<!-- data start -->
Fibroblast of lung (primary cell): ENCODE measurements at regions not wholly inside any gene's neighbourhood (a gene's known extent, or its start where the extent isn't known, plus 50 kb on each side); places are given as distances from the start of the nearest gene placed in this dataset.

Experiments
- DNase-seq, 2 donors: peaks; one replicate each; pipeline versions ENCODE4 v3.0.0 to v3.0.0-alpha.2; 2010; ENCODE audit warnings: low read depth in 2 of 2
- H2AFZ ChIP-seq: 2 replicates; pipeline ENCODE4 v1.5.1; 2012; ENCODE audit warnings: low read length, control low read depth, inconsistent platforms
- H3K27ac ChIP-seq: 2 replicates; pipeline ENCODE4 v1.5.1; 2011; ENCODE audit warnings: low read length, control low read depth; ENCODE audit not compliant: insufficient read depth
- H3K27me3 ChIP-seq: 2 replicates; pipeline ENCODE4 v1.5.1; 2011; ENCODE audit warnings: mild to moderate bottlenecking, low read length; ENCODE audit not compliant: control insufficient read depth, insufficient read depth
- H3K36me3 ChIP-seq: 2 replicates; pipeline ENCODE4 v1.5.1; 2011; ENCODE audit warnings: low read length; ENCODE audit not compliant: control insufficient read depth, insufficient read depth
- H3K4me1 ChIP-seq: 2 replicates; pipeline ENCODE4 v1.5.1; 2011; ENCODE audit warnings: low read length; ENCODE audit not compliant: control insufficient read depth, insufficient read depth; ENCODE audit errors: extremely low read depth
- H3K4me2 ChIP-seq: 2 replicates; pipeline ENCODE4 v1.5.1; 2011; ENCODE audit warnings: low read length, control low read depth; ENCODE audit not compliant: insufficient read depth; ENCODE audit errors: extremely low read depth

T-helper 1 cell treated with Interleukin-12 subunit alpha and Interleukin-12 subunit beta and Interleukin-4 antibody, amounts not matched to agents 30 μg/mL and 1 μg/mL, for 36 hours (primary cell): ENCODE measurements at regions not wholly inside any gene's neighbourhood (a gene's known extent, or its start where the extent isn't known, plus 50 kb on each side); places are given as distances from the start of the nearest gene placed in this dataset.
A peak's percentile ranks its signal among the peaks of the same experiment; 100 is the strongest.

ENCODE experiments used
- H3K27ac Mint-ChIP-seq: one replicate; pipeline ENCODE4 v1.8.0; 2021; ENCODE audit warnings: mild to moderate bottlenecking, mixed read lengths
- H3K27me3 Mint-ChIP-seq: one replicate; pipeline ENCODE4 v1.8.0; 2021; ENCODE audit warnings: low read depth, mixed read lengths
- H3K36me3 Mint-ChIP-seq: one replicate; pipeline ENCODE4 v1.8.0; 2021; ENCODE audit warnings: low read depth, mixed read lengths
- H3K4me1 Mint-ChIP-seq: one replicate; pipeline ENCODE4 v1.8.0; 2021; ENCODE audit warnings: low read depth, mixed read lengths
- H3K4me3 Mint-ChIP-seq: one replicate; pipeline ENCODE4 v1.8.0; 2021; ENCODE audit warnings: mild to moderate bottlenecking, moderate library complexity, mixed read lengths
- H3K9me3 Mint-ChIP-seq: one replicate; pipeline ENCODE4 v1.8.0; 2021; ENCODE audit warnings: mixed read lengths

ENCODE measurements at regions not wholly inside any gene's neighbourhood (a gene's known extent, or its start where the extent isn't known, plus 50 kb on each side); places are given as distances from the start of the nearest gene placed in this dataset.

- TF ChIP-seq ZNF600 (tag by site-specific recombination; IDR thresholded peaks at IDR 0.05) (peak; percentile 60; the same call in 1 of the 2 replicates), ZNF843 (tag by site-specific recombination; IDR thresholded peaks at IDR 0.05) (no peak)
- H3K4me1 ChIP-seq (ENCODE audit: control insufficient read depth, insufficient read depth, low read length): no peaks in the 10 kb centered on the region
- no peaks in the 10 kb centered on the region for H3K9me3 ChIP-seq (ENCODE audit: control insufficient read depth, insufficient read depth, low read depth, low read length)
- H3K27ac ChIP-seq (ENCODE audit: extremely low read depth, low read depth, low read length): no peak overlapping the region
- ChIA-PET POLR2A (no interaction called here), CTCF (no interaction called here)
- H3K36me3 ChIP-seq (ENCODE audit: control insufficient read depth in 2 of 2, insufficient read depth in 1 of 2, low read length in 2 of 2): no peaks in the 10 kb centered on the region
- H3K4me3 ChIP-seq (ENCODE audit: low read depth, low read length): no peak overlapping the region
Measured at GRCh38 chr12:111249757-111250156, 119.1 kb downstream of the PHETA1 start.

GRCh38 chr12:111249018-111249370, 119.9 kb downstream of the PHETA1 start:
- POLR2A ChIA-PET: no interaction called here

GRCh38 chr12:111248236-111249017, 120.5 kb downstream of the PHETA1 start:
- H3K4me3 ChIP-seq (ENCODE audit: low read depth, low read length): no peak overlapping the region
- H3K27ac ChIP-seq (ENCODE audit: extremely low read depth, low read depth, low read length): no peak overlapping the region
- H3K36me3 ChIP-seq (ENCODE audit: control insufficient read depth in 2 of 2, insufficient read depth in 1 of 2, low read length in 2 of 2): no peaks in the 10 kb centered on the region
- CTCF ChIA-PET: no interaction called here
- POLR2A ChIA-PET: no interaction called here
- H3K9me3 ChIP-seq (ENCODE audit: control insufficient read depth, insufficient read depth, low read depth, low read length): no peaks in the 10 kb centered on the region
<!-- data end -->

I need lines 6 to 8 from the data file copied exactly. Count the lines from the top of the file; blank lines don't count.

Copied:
- H3K27me3 ChIP-seq: 2 replicates; pipeline ENCODE4 v1.5.1; 2011; ENCODE audit warnings: mild to moderate bottlenecking, low read length; ENCODE audit not compliant: control insufficient read depth, insufficient read depth
- H3K36me3 ChIP-seq: 2 replicates; pipeline ENCODE4 v1.5.1; 2011; ENCODE audit warnings: low read length; ENCODE audit not compliant: control insufficient read depth, insufficient read depth
- H3K4me1 ChIP-seq: 2 replicates; pipeline ENCODE4 v1.5.1; 2011; ENCODE audit warnings: low read length; ENCODE audit not compliant: control insufficient read depth, insufficient read depth; ENCODE audit errors: extremely low read depth